Hurricane Ian

What damage has Ian done?

Julianna Strassner, Staff Writer

Hurricane Ian is one of the most devastating hurricanes to hit the U.S. Hurricane Ian hit Cuba and Florida very hard. This is the ninth hurricane/tropical storm this year.

What is a hurricane? And what is the difference between a hurricane and a tropical storm?

According to policygenius.com, a hurricane is a large tropical cyclone rotating with high wind speeds that forms over warm waters in tropical areas. The difference between a tropical storm and a hurricane is their ability to sustain certain wind speeds. A tropical storm has wind speeds from 39 to 73 mph and a hurricane is a tropical storm with wind speeds from 74 mph and faster.

Hurricanes come in categories from one to five, one being the least severe and five being the most severe. The categories are determined by the wind speed of the hurricane. A category one hurricane has wind speed from 74 to 95 mph. Within this category you can expect dangerous winds and some damage. Category two is from 96 to 110 mph and you can expect extremely dangerous winds and extensive damage.

For a hurricane to become a category three it needs to have wind speeds between 111 and 129 mph. Within this category there will be devastating damage. A category four hurricane has wind traveling at 130 to 156 mph. Finally a category five has wind speeds from 157 mph or higher.

For category fours and fives you can expect catastrophic damage to occur. For it to be considered a major hurricane it needs to be above category three, according to the National Hurricane Center.

Hurricane Ian from space. Photo by Bob Hines for space.com

We are currently in the Atlantic Hurricane season. The season lasts from June 1st to November 30th. The peak of the season is on September 10th, but most of the activity happens from mid-August to mid-October.

Ian hit Cuba on Monday the 26th of September. It was a category three when it reached land with winds exceeding 125 mph. There were massive floods and huge waves which destroyed many homes, buildings and many other things. At least two people lost their lives and many people have been left without homes. Ian left almost all of Cuba without power. Luckily the power was slowly returned a few days later.

The floods in Florida. Photo by Ricardo Arduengo for CNBC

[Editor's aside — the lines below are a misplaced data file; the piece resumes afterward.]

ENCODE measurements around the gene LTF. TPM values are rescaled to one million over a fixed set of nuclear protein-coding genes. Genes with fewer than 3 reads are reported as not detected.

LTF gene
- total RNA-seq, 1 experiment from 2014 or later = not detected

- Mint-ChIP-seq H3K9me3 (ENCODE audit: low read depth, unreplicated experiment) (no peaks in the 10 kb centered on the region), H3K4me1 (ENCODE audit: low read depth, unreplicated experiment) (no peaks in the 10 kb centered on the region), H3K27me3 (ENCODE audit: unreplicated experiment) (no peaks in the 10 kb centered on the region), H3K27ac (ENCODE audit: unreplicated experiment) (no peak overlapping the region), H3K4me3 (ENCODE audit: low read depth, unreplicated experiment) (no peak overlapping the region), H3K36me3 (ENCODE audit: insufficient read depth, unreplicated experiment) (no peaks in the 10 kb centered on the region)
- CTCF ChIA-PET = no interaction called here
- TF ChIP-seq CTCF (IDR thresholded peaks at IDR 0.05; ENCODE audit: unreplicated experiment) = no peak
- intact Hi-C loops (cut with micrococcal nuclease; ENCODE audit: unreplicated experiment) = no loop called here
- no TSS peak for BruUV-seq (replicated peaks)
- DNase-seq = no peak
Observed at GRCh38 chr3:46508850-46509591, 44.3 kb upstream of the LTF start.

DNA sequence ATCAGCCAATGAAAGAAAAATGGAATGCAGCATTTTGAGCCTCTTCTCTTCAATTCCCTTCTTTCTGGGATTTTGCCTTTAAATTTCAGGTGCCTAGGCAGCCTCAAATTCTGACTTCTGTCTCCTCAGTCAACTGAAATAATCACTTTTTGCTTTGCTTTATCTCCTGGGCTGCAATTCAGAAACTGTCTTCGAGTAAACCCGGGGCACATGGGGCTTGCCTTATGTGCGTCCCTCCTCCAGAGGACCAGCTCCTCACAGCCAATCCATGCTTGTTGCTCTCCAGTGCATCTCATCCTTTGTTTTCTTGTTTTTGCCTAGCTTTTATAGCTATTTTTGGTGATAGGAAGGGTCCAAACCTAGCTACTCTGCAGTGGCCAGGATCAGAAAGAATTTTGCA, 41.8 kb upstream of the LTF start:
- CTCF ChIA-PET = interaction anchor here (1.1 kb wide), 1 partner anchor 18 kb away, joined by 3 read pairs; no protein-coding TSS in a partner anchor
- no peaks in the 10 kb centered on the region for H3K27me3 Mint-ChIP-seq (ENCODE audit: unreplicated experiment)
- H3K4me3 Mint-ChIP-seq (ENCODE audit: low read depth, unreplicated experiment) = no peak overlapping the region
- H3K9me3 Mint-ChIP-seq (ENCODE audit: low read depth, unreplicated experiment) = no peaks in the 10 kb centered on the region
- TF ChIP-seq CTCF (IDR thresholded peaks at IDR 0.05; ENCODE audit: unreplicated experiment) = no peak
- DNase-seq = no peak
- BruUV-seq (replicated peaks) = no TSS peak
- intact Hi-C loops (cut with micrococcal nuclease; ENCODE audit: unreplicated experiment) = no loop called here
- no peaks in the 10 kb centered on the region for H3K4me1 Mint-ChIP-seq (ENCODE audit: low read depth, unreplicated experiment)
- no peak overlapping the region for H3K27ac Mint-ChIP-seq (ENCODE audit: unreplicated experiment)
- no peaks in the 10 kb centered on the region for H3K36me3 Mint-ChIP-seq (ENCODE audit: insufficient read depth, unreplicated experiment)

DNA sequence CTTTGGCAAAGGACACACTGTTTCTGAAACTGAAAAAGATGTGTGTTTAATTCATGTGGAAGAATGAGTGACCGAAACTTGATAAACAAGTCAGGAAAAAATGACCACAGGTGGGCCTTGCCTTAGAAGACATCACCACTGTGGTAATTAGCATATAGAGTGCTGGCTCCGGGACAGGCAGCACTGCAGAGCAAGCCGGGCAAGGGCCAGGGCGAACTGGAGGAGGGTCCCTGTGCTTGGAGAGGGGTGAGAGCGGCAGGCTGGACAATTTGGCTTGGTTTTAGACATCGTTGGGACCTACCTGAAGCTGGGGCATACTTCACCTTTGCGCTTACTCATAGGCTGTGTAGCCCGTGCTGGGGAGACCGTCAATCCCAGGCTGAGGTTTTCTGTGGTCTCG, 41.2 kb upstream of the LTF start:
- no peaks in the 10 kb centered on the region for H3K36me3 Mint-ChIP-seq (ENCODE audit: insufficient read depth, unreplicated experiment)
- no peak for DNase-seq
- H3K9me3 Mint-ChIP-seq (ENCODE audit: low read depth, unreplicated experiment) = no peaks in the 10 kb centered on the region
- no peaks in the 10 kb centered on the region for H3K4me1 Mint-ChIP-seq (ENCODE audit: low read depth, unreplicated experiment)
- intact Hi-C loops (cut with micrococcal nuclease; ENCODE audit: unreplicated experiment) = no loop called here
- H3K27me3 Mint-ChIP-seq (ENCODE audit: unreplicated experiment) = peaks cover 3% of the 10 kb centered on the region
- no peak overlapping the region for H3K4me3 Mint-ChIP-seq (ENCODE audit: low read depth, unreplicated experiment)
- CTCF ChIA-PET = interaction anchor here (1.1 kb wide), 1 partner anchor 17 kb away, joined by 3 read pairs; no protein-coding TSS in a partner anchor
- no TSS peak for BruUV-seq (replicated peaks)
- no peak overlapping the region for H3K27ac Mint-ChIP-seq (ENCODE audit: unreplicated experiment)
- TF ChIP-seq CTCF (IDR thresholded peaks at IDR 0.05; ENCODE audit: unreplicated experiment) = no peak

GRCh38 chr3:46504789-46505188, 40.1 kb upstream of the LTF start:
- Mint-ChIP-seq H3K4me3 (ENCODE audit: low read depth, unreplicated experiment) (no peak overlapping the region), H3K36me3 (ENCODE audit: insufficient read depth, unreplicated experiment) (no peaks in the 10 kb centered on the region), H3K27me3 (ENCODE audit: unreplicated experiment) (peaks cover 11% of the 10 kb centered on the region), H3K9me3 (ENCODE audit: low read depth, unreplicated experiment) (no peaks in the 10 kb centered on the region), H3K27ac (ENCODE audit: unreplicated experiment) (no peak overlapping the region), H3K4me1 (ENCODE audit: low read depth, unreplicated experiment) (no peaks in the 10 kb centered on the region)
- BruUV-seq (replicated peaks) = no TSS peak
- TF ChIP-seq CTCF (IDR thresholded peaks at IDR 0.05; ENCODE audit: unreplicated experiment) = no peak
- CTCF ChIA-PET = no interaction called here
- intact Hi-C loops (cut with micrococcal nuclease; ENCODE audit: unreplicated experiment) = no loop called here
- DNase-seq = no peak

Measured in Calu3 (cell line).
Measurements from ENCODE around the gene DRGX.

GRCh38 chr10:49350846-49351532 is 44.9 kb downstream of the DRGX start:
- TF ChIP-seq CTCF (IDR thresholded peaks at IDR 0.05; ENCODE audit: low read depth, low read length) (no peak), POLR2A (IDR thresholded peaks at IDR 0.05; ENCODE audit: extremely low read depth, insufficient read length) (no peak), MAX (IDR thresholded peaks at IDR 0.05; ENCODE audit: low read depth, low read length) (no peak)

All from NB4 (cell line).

Ian hit southwest Florida on Wednesday. It was nearly a category five when it hit land. It hit Naples and many towns west of Fort Myers and south of Tampa. There was an extreme flood and thousands of homes/businesses were left without power. Many homes were destroyed or flooded. Sadly, at least 76 people lost their lives during the storm and the number is continuing to rise as of October 3rd, according to aumag.net. Later Ian downgraded to a tropical storm, after hitting Florida hard.

Some of the destruction caused in Florida. Photo by Episcopal News Service.

Ian was not done, though.  It picked back up and hit South Carolina, as category one, on Friday the 30th. According to npr.org, it caused heavy rains, strong winds and floods to places along the coast. Luckily, it was not nearly as bad as what Cuba and Florida experienced.

On October first, in Florida, more than 1,000 people had been rescued. 42,000 linemen are working around the clock to try to restore power to peoples homes and businesses. At the peak of the storm 59 school districts were closed. Hopefully, Everyone will make a full recovery from this devastating hurricane.

When a disaster like this strikes it is very hard on many people physically, mentally and financially. It is very expansive to repair broken buildings, streets, homes, and any other things that might have been broken in the storm. You can donate to the Florida Disaster Fund. The donations go to organizations that help communities in Florida recover from disasters. Every dollar can make a difference.